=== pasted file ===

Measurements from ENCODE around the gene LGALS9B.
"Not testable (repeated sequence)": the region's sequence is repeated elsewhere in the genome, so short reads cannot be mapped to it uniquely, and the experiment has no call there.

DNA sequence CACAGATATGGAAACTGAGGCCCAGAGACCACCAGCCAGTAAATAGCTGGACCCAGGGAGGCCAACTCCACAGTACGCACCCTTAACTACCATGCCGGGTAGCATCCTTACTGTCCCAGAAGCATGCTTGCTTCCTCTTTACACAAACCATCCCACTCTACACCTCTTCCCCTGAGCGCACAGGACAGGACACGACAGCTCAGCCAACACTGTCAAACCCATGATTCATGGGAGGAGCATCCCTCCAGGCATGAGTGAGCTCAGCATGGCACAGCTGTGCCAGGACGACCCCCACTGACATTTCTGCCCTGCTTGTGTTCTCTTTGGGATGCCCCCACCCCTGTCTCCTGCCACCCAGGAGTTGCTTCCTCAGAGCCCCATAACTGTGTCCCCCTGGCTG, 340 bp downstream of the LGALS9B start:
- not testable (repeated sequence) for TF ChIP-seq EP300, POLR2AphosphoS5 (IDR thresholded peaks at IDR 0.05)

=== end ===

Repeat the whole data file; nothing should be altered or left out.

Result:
Measurements from ENCODE around the gene LGALS9B.
"Not testable (repeated sequence)": the region's sequence is repeated elsewhere in the genome, so short reads cannot be mapped to it uniquely, and the experiment has no call there.

DNA sequence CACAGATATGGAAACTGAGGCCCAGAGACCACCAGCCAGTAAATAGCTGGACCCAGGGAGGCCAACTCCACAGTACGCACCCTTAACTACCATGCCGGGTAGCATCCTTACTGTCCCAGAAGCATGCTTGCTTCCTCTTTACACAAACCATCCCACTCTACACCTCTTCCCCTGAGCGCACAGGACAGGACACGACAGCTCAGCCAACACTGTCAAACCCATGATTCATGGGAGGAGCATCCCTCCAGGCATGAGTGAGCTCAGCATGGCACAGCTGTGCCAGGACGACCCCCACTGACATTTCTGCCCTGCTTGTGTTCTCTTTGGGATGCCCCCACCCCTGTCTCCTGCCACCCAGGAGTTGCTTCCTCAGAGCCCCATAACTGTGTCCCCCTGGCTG, 340 bp downstream of the LGALS9B start:
- not testable (repeated sequence) for TF ChIP-seq EP300, POLR2AphosphoS5 (IDR thresholded peaks at IDR 0.05)